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Corals that are stressed can experience a breakdown of the symbiosis with their photosynthetic partners, resulting in a bleached appearance. ~ American marine biologist Don Levitan et al
As oceans warm, corals lose their colorful algae, which can only cope within a narrow range of temperatures. Reefs are reduced to bleached skeletons, vulnerable to disease. Ocean acidification also engenders bleaching.
Before the 1980s, large-scale coral die-offs were virtually unheard-of. Since then, coral bleaching has happened so frequently that reefs are unable to recover.
It typically takes 10–15 years for the fastest-growing coral to recover from a severe bleaching event. Larger corals that provide shelter for bigger fish take even longer.
5 severe bleaching events have occurred in the recent past. The 1st was during the 1982–1983 El Niño.
A 2nd bleaching event coincided with the 1997–1998 El Niño, which caused ocean surface water temperatures to soar. A forceful La Niña followed a strong El Niño, bringing warm waters to the western Pacific. 16% of the world’s corals died as a result.
A 3rd, terrible coral-bleaching event occurred in 2005, in the western Atlantic Ocean. Over 40% of the corals in the Caribbean Sea died.
At the population level, a reduction in spawning persisted for several years following each bleaching event. Corals that recover from bleaching events can experience long-term reduction in reproduction. This may be catastrophic for the long-term maintenance of the population. ~ Don Levitan
The 4th bleaching event happened worldwide in 2010. All told, 25% of the world’s corals died from 1960 to 2010.
The frequency of mass bleaching events are going up because of global warming. We are hitting the corals, then we are hitting them again, and then again. ~ American biological oceanographer Mark Eakin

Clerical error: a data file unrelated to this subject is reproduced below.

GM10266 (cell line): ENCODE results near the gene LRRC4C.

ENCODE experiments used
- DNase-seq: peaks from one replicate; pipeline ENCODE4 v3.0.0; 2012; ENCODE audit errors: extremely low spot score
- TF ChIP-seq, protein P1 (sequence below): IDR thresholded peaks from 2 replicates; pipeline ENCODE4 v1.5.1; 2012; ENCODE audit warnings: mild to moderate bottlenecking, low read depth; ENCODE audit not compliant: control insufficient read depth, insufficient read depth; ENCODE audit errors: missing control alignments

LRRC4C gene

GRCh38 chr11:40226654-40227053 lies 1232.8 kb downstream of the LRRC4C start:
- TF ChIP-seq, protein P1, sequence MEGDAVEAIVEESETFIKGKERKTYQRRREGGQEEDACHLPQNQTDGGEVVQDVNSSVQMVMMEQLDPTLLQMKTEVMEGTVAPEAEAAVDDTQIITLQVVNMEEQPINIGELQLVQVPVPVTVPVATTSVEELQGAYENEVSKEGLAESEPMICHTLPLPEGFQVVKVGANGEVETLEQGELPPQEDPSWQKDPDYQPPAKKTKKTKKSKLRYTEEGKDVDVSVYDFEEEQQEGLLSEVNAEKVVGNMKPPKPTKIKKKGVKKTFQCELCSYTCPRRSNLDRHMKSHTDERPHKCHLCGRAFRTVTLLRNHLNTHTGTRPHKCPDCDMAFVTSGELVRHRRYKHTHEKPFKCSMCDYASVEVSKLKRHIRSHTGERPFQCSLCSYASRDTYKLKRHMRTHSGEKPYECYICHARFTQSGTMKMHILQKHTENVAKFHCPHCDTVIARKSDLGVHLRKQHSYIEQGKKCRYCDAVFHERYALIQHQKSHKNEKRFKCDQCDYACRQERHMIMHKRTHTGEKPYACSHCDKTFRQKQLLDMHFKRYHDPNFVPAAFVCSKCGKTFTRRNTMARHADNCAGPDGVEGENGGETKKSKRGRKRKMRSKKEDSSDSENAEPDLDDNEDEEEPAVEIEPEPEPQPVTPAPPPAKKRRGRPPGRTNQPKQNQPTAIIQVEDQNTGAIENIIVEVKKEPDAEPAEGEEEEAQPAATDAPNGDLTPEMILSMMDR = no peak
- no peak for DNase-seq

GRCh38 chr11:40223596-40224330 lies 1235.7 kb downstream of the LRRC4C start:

A 5th worldwide coral-bleaching event started in mid-2014, with a developing El Niño. An especially strong warm-water current took a grievous toll.
El Niño was over by the end of 2016, but global coral bleaching carried on through 2017. It was the longest bleaching event during human existence, and the most severe.
Coral bleaching is caused by global warming full stop. It’s not due to El Niño. We’ve had thousands of El Niño prior to 1983; none of them caused bleaching. Bleaching is caused by the rising baseline temperatures due to anthropogenic global warming. La Niña periods today are actually warmer than El Niño periods were 40 years ago. ~ Australian marine biologist Terry Hughes
Historically, La Niña events have meant cooler ocean waters; no longer.
The Great Barrier Reef was grievously affected. In 2016, half of the corals in the worst-hit areas died. By 2017, the toll had risen to nearly 70%.
We didn’t expect to see this level of destruction to the Great Barrier Reef for another 30 years. ~ Terry Hughes in 2017
Unsurprisingly, the reefs in the worst shape are those off of the most-crowded beaches, where suntan lotion and other wastes deteriorate coral. Nearly 1/2 billion people in 109 countries live close to coral reefs.